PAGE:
It was with this history and present reality in mind, that about 600 registered voters went to the polls in February this year to decide on their status: to remain under New Zealand administration (as a colonial territory) or enter into a compact of “free association” with their guardian power. While the sitting Ulu O Tokelau and a majority of Tokelauans supported the latter, with a view to more autonomy, they fell short of the two-thirds majority required to pass the referendum.

So Tokelau continues to sit like a lucky pawpaw tree I pass on my way to work every day. The pawpaw tree has so far survived bulldozers sent in to clear the block of land it sits on.

It survives because it grows next to an immovable concrete power pole. Every other garden patch on the block, every bush and tree that had stood for generations, were simply knocked over and out of the way of progress. The land is going to be turned into a shopping centre, so everything had to go, as it does. Everything except for the pawpaw tree—and the pole.

The options facing all Pacific peoples in the face of sweeping globalisation is not unlike that of the Tokelauans: accept the protection of stronger relatively immovable larger neighbours, such as Australia or New Zealand, or go it alone.

The future for going it alone doesn’t look good given forces that are pushing dozer-like toward environmental and cultural decimation. More and more, Pacific islanders are abandoning their traditional homelands and recreating themselves in the urban settings of Australian and Kiwi cities; more and more they are forsaking their idyllic villages for the sake of supporting their future generations.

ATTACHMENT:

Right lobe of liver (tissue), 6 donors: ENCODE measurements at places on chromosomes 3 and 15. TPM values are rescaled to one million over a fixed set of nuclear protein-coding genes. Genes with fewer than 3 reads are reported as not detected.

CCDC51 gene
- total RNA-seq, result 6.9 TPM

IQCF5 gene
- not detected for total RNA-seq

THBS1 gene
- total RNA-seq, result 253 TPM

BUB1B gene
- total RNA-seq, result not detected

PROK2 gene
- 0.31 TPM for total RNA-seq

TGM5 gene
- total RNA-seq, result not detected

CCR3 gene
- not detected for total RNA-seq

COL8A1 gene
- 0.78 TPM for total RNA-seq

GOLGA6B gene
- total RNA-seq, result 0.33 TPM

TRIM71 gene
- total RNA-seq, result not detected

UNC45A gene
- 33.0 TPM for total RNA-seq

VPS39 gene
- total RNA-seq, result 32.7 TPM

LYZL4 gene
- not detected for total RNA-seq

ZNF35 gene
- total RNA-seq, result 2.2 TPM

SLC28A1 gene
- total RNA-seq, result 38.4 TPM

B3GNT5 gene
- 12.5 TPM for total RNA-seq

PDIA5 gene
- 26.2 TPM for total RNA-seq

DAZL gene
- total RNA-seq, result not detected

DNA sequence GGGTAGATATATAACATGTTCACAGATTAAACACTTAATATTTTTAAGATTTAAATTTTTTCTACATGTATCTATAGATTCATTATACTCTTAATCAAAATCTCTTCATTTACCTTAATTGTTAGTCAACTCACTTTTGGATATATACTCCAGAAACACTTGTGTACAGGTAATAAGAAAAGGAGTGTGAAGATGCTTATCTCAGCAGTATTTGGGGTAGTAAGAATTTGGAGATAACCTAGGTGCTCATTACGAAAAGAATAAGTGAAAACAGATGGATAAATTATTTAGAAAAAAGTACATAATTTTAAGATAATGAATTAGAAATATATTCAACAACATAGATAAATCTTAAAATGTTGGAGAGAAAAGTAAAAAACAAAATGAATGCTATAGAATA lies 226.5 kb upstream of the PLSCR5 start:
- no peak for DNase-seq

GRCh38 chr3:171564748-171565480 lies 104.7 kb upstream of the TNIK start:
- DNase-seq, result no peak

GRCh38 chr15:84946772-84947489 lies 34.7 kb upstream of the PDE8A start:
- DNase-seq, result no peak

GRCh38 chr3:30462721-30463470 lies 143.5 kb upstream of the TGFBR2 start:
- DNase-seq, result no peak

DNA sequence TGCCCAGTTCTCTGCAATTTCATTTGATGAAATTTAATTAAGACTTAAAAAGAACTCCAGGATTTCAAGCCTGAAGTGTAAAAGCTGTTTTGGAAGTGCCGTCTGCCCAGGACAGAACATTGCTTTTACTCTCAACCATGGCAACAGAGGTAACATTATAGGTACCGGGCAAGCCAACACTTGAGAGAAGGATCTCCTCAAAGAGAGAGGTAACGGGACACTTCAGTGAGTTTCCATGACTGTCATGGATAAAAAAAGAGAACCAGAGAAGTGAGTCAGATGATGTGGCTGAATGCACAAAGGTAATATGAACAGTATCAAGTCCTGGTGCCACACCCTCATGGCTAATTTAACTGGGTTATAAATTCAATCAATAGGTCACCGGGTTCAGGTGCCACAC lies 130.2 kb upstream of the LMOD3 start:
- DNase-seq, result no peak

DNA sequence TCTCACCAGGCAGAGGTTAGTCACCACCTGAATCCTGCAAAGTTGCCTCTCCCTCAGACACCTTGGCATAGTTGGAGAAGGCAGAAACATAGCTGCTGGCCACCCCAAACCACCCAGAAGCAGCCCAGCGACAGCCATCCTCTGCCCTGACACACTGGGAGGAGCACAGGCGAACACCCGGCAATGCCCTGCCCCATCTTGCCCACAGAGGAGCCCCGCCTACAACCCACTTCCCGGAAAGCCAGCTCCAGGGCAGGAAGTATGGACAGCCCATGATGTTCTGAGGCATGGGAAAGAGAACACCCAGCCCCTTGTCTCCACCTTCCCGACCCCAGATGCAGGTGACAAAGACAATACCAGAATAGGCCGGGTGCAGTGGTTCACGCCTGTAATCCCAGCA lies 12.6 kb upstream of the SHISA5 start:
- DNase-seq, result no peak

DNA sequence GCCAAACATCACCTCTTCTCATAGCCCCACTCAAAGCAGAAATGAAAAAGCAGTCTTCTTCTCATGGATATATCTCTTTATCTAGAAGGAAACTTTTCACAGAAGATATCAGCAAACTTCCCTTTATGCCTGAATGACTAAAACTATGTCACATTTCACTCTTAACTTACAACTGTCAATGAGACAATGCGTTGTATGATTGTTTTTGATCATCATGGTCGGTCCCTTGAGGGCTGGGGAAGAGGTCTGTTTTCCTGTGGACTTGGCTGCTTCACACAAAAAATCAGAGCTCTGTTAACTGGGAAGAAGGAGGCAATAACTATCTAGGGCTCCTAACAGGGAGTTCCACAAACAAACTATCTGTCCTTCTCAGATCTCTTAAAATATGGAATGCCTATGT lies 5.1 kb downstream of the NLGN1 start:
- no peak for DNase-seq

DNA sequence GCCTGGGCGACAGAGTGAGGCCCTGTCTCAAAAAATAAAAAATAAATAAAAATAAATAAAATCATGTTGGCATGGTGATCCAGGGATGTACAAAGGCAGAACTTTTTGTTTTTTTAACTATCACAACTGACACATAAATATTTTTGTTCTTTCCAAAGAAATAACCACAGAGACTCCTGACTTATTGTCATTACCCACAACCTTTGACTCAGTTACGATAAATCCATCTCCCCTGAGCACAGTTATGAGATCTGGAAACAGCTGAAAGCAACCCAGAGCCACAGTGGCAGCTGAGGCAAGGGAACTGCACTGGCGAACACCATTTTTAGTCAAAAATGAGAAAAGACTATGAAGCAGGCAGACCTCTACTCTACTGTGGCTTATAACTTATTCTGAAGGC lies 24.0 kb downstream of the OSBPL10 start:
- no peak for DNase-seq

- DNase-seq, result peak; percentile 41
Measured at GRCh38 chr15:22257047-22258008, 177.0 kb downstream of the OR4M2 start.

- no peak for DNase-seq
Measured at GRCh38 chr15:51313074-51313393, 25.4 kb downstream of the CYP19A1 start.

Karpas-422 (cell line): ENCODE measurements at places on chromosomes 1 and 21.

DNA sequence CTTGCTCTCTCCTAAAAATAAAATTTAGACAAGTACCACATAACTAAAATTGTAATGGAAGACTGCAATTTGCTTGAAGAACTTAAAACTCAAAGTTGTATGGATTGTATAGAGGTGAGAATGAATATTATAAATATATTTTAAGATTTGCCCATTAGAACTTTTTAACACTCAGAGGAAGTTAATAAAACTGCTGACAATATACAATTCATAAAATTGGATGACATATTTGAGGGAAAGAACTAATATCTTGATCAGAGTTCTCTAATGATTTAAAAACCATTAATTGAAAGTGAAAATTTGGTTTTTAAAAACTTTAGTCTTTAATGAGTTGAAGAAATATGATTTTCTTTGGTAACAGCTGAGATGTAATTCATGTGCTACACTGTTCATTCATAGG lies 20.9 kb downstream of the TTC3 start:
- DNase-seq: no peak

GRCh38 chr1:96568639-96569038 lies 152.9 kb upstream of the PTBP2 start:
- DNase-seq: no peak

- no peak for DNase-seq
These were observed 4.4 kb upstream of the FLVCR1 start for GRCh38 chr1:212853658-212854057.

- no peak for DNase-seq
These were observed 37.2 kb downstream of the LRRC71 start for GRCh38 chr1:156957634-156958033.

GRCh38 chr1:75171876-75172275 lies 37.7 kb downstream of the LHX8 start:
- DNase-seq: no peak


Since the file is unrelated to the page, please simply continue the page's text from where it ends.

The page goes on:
It is lamentable that this is happening, but scientific evidence is pointing more assuredly to the deleterious cultural effects of so-called coca-colonisation, and to global warming and its consequence of rising sea levels. The journals of scientific research, such as Nature and Science magazines, continue to raise alarms about the effects of overfilling oceans and melting icecaps. At a mere five metres above sea level, if the prophesied effect is ever reality, Tokelau will be among the first to feel the impact of any such ecological change.

More and more, the pressure will be on Tokelauans to abandon their atolls and reinvent them in their imaginations as they take up futures elsewhere. The only question remaining is whether the newer power-pole societies will remain hospitable to the ancient pawpaw societies of the Pacific. I hope so, because the Pacific needs their assistance to continue surviving and growing. Without their help, the smallest Pacific islands may one day be as much myth as Atlantis. Their people uprooted and their civilisations dissolved at the bottom of the Pacific.